FLINT RIVER SHOAL BASS - CHATTAHOOCHEE STRIPERS
LARGEMOUTH BASS & BREAM LAKES - GAR & CARP
Tactics and Equipment
Unlike the largemouth bass and other fresh-water game fish, stripers are generally not ambush attackers, but rather roving predators on the move in search of prey. They can travel miles and miles in a single day. Rivers do tend to concentrate them somewhat, due to the constant current and bait concentrations.
In low water conditions, the fish will often hold in deeper holes above and below shoals. When water levels rise, they will move right into the shoals.
Seemingly at odds with their wolf-pack habits, they can often be found near downed trees on undercut banks. This is not because they are using the timber as cover, but because the wood fosters algae growth which attracts shad, the stripers main prey.
Our flies for stripers are almost exclusively shad imitations, and the fish are usually not especially picky as to the specific pattern. Much more important is the size - if the majority of shad are 3", that is the size fly we use. If the shad are 6", a 3-incher won't work. My most-used flies are whistlers and deceivers - both with flashtails.
Another major factor is presentation. Though this fishing is quite removed from the typically associated peace and serenity of trout fishing on streams, the fly must still act and move like bait - and it must be in the right place. To accomplish this, we use a combination of floating, intermediate, sink-tip and full sinking lines. Rods sizes generally range from 6 to 9 weights depending on fly size and conditions. We furnish all flies and equipment, or you can bring your own.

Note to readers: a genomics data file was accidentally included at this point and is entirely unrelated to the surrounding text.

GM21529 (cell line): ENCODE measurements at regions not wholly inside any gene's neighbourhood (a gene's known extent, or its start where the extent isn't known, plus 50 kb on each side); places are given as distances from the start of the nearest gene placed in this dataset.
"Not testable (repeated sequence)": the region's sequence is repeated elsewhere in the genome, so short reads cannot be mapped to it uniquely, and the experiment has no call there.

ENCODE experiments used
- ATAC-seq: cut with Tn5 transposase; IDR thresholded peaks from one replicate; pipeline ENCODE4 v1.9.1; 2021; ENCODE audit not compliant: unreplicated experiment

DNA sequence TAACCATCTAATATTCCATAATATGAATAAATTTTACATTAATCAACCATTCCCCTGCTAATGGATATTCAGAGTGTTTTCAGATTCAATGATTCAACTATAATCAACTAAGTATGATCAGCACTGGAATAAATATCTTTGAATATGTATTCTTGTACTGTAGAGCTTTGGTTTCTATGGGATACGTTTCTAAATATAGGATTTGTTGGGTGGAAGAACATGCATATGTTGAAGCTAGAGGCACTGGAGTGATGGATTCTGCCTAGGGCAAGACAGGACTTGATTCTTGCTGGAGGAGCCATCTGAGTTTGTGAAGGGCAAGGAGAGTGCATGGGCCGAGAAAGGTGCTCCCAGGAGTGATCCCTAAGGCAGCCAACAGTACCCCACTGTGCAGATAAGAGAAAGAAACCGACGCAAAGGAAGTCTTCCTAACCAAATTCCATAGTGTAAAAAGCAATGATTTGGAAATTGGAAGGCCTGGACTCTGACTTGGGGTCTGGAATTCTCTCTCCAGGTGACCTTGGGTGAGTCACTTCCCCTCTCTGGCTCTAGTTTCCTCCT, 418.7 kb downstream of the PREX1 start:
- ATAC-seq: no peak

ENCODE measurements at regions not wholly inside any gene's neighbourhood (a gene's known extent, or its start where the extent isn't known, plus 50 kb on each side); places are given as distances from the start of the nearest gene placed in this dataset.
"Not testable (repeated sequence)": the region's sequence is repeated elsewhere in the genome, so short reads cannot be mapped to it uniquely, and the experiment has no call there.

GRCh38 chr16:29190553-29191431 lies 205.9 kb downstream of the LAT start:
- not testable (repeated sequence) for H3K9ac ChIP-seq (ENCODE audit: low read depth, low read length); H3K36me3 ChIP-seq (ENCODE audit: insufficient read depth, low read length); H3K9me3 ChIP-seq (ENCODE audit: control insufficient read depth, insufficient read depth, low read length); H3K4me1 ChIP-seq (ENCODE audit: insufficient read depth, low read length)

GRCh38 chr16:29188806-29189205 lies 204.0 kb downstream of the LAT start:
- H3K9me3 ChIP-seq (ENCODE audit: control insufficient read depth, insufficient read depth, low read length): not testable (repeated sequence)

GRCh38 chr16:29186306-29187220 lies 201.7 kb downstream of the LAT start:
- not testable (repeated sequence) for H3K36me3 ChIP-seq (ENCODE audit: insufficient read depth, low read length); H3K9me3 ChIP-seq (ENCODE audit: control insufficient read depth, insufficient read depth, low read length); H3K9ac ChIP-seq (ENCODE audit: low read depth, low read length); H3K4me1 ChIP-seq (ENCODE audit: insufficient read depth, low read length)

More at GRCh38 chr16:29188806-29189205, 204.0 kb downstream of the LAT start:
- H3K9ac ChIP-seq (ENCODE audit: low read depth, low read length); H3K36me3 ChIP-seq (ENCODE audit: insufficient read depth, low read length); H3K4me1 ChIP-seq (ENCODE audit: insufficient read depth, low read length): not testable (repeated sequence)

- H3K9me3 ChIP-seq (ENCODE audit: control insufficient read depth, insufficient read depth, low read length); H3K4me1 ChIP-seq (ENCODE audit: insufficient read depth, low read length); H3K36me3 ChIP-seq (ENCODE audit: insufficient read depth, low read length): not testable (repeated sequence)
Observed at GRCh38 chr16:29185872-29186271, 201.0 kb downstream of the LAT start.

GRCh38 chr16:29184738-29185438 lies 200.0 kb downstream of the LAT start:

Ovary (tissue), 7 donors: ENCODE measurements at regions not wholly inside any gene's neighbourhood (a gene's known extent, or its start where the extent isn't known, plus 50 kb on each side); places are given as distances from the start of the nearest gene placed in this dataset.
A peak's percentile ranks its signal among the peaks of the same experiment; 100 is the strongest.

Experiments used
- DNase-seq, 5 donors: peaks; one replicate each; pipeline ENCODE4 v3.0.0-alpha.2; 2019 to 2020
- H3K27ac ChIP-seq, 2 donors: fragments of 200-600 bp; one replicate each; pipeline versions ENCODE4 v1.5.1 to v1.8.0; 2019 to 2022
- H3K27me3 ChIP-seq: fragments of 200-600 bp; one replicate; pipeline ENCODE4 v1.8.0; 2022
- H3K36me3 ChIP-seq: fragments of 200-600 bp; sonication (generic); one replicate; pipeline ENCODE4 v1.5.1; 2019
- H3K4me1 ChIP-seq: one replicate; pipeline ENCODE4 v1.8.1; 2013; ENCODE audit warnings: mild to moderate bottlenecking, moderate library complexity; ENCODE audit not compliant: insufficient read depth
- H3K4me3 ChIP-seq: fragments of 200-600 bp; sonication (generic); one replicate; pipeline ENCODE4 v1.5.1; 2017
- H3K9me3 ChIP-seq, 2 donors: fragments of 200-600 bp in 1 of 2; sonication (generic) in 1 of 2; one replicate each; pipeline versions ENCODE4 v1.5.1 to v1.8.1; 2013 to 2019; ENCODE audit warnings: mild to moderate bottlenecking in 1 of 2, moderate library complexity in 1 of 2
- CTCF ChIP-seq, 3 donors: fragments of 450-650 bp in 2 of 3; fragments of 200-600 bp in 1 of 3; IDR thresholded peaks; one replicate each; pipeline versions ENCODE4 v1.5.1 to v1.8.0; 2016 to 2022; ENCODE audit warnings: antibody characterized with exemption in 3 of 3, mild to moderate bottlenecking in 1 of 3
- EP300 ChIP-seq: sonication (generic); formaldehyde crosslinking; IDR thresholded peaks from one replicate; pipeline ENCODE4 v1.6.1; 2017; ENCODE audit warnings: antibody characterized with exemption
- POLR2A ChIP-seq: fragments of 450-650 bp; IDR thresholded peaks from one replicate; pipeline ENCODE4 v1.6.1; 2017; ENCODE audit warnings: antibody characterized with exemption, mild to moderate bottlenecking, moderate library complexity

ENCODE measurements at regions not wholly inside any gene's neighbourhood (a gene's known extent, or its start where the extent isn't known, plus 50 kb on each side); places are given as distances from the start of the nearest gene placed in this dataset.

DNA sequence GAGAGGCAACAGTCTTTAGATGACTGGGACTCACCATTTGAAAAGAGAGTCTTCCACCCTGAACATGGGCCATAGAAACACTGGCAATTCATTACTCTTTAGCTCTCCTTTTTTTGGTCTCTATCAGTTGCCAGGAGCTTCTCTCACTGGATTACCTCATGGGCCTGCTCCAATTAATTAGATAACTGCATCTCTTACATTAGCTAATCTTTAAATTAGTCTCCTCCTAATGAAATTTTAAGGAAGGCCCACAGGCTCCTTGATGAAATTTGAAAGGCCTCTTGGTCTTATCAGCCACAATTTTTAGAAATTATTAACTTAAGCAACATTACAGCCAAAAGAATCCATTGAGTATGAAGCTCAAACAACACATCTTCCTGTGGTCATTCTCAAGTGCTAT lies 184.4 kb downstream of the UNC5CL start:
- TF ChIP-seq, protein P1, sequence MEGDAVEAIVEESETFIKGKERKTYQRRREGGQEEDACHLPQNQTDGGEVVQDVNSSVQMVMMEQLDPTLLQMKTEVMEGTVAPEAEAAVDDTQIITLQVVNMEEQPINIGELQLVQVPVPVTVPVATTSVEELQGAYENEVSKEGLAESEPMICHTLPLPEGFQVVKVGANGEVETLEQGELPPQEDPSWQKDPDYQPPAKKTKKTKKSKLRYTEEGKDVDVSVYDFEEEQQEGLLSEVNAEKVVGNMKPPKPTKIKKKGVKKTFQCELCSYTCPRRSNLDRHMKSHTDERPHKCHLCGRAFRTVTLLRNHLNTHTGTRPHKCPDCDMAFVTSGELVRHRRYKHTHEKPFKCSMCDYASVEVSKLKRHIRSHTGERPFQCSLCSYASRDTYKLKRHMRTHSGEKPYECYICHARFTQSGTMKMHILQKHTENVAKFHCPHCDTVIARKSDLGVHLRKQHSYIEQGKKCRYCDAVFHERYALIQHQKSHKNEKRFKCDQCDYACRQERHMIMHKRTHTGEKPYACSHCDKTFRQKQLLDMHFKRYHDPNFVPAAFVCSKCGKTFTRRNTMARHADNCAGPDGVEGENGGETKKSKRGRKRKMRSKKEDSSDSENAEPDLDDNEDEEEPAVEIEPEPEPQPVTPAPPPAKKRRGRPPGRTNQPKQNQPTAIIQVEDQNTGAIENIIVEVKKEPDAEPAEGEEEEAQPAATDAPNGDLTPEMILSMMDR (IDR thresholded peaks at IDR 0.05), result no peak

On this section of the Hooch, prime time would have to be considered as winter through early spring. When it's cold, the shad often move to the upper ends of the lake and into the river seeking warmer water. Where the shad go, the stripers will follow. When the upstream dams begin power generation and the water rises, the shad get pushed downstream and the stripers often attack in the churning water of shallow shoals.
Summertime and high water temperatures will also bring the stripers into the shoals at times. They like cool water and especially the high oxygenation of the water in the shallow shoals. There are a couple of photos here of wading anglers, but be advised extreme caution is needed if you wade - water levels rise quickly and bring big trouble without the right boat.
The spring spawning run also brings good striper fishing. The spawn varies depending on the section of the river, but usually ranges from mid-March through April and maybe into May.
On the lower sections of the river, the stripe run also coincides with another unusual fishery - the spawning run of the skipjack herring. Not a glamorous name perhaps, but remember the mighty tarpon is also a herring as is the Atlantic and hickory shad. The skipjack usually ranges in size from 14" to 24" and does indeed look like a miniature tarpon. Best of all, they usually are present in large numbers, hit hard, jump high and run fast. We like to get on the water near daylight, fish stripers for 3 hours or so, then pull out the lightweight rods and catch a few dozen skipjack to cap the day
Guided Trips for Stripers
Want to catch a river striper on the fly? Give me a call and let's talk about the timing. I have all the equipment if you do not. We can also talk about your experience level and get an idea if you're ready for big rods, big flies and big fish. This is not trout fishing ;).
Check the Guided Trips area for more info and rates...
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